The force has awakened
The new Star Wars movie turns out to be a lot like the old Star Wars
movie, except all cleaned up for the 21st Century. The hero is a woman
this time, a scavenger named Rey (Daisy Ridley) who lives on a desert
planet where people trade scrap metal for food: think of her as Mad
Maxine. She's deadly with a sword, fast on her feet, able to pilot all
manner of spaceships and, it turns out (alert: first of several
spoilers!), a she-devil with a light saber.
is swept up into the Star Wars universe, a place that - fictions about
'a long time ago' and 'a galaxy far far away' aside - exists alongside
our own universe, but with more merchandise opportunities. Since we last
visited, the bad guys in The Dark Side have morphed into the bad guys
from The First Order, which is now embodied by a Darth Vader sound-alike
named Ven (Adam Driver, playing villainy with the sort of petulant loner
anger that makes you suspect he's still living in his parents'
But one of his Storm Troopers, Finn (John Boyega), has suddenly
realised that he's on the wrong side of history, as they say, and has
escaped, along with a pilot for the good guy rebels named Poe Dameron
(Oscar Isaac). They crash-land on Rey's planet, and she becomes part of
the propulsive plot of The Force Awakens: to find Luke Skywalker, who
has disappeared as thoroughly as Mark Hamill, whose career has become,
in the 38 years since the first Star Wars, a new life in the unseen
(albeit lucrative) world of voice actors.
And off they go into the future and also - in the screenplay by Star
Wars veteran Lawrence Kasdan, director J.J. Abrams, and a few others - a
visit to the past. This Star Wars, for all its futuristic sheen, is very
much a nostalgia trip, and at times you can feel the new movie straining
to be carefree and loose even as it is trapped by its own mythology.
Fans take this stuff seriously, and one must pay tribute to the
convoluted series of relationships and history that have grown like
cobwebs on the Millennium Falcon, the original spaceship that's dusted
off for a new voyage here.
Abrams is probably the ideal director for this material: an adept
director of sci-fi action - The Force Awakens has a propulsive forward
thrust - who also cares enough to stop occasionally to smell the droids.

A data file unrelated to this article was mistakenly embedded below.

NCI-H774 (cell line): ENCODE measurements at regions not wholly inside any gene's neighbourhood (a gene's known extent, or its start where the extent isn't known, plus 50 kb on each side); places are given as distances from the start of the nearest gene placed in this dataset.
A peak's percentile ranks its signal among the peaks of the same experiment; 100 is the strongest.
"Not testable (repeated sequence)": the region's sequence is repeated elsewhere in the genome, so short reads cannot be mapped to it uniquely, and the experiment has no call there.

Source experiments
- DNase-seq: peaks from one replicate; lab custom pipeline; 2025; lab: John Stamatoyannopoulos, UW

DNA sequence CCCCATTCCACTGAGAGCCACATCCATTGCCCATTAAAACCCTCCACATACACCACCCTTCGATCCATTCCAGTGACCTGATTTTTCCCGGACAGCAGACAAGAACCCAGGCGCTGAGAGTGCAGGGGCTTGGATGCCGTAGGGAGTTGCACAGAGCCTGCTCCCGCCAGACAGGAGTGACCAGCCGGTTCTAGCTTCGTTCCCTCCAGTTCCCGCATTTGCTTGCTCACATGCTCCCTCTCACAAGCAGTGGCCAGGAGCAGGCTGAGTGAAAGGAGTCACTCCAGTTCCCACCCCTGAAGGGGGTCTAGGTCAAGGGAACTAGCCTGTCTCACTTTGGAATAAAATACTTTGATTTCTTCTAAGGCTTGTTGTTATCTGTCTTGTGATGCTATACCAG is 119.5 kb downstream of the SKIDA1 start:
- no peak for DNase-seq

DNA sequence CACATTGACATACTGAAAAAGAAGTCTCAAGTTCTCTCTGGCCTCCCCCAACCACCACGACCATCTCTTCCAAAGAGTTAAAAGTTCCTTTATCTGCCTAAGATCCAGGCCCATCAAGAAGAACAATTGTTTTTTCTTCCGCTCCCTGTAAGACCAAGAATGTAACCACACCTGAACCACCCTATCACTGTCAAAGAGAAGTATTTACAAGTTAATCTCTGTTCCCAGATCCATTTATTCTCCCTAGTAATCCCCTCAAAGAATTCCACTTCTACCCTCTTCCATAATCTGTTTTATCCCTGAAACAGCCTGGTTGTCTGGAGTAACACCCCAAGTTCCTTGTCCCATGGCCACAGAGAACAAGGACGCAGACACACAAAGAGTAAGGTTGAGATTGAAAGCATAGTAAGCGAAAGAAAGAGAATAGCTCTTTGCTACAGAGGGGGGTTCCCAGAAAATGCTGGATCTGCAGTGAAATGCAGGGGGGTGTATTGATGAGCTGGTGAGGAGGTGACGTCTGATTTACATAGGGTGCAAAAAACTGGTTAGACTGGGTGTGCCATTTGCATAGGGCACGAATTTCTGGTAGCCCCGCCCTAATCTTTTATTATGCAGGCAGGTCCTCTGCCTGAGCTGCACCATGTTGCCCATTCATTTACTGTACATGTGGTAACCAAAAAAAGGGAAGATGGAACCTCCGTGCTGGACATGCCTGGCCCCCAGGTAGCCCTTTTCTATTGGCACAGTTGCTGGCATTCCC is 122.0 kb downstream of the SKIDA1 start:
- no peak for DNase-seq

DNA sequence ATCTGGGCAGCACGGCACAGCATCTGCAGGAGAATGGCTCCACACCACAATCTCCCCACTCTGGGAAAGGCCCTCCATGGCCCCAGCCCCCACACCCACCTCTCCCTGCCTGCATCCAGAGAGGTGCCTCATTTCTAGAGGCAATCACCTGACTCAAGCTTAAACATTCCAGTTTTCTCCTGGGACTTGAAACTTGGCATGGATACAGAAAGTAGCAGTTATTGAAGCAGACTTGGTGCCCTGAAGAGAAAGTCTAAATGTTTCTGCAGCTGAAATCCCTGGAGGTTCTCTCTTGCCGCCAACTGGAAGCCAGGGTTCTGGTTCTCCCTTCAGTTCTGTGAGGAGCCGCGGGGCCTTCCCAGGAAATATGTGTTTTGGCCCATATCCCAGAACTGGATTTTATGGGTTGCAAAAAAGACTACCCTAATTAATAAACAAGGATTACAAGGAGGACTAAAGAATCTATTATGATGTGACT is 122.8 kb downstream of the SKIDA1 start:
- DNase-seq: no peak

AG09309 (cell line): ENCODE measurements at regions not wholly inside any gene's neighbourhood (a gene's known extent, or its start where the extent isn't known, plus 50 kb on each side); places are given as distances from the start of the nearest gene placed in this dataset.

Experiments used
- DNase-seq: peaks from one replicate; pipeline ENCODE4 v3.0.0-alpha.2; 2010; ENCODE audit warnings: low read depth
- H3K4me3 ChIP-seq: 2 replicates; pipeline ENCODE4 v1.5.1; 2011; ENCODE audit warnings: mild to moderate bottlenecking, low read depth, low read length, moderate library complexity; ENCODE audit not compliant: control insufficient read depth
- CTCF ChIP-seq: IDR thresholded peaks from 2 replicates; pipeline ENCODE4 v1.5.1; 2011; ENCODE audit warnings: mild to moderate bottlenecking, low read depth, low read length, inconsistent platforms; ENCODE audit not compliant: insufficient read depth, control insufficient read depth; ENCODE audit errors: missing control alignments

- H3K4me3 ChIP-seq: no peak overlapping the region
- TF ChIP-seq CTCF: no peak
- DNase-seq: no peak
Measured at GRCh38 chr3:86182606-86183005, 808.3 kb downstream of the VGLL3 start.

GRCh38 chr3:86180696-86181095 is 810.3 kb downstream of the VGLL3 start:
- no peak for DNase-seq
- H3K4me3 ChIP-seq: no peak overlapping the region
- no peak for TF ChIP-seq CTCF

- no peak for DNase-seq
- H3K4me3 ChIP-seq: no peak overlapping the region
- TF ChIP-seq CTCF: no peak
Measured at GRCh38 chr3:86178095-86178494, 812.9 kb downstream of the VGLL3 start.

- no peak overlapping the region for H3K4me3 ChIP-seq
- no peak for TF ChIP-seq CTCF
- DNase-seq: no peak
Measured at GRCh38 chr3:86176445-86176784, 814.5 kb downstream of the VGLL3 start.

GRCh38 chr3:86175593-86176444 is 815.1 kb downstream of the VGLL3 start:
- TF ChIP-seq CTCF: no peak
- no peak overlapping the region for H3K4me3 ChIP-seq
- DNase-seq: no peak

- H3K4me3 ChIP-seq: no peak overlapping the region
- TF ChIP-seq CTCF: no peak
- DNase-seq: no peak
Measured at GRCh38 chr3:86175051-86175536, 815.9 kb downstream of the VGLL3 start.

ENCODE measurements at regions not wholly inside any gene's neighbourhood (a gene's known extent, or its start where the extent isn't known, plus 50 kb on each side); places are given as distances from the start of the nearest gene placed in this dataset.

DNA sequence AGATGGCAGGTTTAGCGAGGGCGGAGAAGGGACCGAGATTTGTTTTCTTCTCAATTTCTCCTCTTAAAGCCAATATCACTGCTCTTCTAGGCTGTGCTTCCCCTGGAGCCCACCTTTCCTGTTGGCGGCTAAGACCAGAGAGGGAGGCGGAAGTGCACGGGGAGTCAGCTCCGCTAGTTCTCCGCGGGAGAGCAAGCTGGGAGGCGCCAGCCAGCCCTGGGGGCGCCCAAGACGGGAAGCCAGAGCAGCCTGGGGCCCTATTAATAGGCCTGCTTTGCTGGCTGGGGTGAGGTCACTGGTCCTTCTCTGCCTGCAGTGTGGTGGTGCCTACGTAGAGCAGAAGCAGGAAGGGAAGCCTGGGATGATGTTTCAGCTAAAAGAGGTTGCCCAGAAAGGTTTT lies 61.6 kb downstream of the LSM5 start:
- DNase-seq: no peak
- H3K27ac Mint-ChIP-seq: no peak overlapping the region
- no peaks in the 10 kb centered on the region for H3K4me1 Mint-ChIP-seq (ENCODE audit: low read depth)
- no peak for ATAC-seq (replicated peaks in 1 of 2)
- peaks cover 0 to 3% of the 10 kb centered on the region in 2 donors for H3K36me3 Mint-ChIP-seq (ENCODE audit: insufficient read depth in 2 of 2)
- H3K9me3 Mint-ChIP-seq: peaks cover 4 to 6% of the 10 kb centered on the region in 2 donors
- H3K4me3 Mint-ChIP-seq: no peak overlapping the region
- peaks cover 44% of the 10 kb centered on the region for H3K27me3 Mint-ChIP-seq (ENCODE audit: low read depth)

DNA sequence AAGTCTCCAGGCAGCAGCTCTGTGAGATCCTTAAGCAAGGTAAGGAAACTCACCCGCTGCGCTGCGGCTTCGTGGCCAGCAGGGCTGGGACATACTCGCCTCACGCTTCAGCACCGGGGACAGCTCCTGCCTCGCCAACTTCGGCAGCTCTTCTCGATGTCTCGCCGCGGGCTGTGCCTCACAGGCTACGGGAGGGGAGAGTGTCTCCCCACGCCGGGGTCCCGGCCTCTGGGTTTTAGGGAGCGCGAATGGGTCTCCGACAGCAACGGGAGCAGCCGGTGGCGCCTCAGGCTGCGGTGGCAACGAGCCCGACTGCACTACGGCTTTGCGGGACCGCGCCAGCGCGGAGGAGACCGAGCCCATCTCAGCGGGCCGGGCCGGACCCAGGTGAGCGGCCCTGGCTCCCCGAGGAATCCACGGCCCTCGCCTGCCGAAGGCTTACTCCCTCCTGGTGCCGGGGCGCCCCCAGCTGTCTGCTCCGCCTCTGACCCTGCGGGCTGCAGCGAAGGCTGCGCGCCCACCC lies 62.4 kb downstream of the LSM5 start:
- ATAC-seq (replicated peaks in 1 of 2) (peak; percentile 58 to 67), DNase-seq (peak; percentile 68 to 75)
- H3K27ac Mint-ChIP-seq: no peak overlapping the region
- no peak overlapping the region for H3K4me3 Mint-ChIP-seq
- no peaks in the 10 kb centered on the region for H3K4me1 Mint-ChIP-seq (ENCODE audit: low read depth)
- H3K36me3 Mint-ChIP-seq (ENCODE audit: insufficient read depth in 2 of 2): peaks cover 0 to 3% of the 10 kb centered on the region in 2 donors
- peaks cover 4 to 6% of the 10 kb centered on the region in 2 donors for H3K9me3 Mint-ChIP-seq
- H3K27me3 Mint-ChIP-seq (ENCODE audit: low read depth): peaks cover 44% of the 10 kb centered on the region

About an hour into the movie, we welcome visitors from the olden days.
Han Solo (Harrison Ford), looking slightly grizzled but still game, and
Chewbacca, his abominable snowman companion, burst into the Millennium
Falcon with the words, "Chewie, we're home." Devotees will be in tears.
Their hunt for Luke takes them to evocative settings - a bar where
the flotsam and jetsam of the universe gather for drinks is an
especially welcome side trip - that honor the past even as they add
layers of family complications. The Star Wars universe has been
knee-deep in Oedipal subtext ever since Vader revealed that he was
Luke's father, and that, in fact, Luke and Princess Leia were twins. The
Force Awakens (another spoiler alert!) builds on that.
Eventually, all of the old favourites join the hunt, including Leia
herself (Carrie Fisher, who now looks like an old childhood sweetheart
who you meet for coffee after almost 40 years and realize, in her
careworn face, that you probably got really old too.) There's also room
for R2D2 and 3CP0, although that's just for the purists: the rest of us
will be satisfied with BB-8, a new droid that looks like what might
happen if Wall-E had mated with a soccer ball. He's an adorable little
rolling prototype for what, one imagines, will be a tsunami of themed
toys, Disneyland rides, movie spinoffs and continuing adventures.
Star Wars: The Force Awakens feels like a cleaning of the slate, a
dismissal of three dismal prequels and a return to the rocket ship fun
of the first three films. It's not as fresh, but it couldn't be: this is
a palate cleansing, a between-courses reboot that sets the stage for
what is to come. There's no end in sight. The force has awakened.